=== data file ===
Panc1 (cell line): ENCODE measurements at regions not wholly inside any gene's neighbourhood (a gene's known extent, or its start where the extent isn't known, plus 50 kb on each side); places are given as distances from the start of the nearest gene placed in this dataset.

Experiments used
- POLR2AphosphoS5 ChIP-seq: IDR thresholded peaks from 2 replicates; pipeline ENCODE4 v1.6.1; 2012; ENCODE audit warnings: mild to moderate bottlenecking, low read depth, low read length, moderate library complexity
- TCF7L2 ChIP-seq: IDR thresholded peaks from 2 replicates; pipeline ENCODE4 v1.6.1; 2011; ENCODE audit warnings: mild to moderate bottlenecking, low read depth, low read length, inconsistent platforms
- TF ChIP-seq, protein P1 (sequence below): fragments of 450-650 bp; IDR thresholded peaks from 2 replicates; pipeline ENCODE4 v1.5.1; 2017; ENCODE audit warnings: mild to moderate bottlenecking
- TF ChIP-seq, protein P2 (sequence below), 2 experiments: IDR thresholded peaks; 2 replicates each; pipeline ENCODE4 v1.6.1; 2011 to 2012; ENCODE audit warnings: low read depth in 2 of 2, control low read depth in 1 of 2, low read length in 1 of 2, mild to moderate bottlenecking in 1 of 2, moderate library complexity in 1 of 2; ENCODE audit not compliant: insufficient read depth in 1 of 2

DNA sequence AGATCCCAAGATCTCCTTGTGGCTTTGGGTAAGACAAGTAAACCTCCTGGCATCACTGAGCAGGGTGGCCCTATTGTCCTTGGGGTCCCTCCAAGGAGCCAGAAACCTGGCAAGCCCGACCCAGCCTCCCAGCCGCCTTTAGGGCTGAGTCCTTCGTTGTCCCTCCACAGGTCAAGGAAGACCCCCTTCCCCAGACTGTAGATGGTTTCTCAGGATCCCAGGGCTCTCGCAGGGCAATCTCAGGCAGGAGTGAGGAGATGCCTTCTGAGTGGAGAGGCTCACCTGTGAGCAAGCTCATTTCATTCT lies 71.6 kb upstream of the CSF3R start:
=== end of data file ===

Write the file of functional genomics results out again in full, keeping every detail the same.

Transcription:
Panc1 (cell line): ENCODE measurements at regions not wholly inside any gene's neighbourhood (a gene's known extent, or its start where the extent isn't known, plus 50 kb on each side); places are given as distances from the start of the nearest gene placed in this dataset.

Experiments used
- POLR2AphosphoS5 ChIP-seq: IDR thresholded peaks from 2 replicates; pipeline ENCODE4 v1.6.1; 2012; ENCODE audit warnings: mild to moderate bottlenecking, low read depth, low read length, moderate library complexity
- TCF7L2 ChIP-seq: IDR thresholded peaks from 2 replicates; pipeline ENCODE4 v1.6.1; 2011; ENCODE audit warnings: mild to moderate bottlenecking, low read depth, low read length, inconsistent platforms
- TF ChIP-seq, protein P1 (sequence below): fragments of 450-650 bp; IDR thresholded peaks from 2 replicates; pipeline ENCODE4 v1.5.1; 2017; ENCODE audit warnings: mild to moderate bottlenecking
- TF ChIP-seq, protein P2 (sequence below), 2 experiments: IDR thresholded peaks; 2 replicates each; pipeline ENCODE4 v1.6.1; 2011 to 2012; ENCODE audit warnings: low read depth in 2 of 2, control low read depth in 1 of 2, low read length in 1 of 2, mild to moderate bottlenecking in 1 of 2, moderate library complexity in 1 of 2; ENCODE audit not compliant: insufficient read depth in 1 of 2

DNA sequence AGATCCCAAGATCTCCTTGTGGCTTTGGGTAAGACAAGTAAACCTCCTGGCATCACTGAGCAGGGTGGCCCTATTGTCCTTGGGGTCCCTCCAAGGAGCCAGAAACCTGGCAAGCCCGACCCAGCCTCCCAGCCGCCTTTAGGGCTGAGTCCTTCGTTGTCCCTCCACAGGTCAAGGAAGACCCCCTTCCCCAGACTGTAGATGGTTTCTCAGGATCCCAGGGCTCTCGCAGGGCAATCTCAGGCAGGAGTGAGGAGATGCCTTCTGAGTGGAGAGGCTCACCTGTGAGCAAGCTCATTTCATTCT lies 71.6 kb upstream of the CSF3R start: